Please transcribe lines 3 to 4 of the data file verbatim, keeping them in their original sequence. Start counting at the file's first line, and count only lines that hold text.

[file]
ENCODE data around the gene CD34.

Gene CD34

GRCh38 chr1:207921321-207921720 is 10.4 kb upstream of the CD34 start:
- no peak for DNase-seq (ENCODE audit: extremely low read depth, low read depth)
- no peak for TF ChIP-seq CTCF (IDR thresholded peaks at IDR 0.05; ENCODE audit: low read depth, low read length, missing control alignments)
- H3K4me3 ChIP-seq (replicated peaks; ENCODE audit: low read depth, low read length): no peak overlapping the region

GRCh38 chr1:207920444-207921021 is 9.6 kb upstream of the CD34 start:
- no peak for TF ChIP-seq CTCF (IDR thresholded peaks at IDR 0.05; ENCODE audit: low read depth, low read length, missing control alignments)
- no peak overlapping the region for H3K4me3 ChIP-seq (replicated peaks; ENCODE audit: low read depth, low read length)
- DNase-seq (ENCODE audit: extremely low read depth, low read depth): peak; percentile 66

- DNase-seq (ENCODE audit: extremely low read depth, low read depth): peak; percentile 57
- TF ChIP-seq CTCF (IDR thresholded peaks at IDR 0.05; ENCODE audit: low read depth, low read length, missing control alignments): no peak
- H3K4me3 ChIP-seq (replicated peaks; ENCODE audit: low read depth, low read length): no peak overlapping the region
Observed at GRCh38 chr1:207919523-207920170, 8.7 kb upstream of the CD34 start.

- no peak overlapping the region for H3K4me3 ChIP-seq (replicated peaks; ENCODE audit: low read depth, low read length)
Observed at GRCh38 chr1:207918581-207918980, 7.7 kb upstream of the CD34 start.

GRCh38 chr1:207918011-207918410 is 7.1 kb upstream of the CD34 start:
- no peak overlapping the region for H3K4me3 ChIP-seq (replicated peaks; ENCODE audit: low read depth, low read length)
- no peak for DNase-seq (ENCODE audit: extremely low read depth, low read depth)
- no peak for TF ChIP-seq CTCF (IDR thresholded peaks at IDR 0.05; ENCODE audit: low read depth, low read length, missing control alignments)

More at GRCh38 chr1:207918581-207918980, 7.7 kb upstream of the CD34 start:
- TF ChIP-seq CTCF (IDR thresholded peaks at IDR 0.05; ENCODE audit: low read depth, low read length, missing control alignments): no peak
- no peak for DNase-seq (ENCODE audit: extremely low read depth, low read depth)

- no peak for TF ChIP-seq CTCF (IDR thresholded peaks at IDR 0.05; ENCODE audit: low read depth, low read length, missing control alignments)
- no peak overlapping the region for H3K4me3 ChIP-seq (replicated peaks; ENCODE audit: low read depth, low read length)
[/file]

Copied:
GRCh38 chr1:207921321-207921720 is 10.4 kb upstream of the CD34 start:
- no peak for DNase-seq (ENCODE audit: extremely low read depth, low read depth)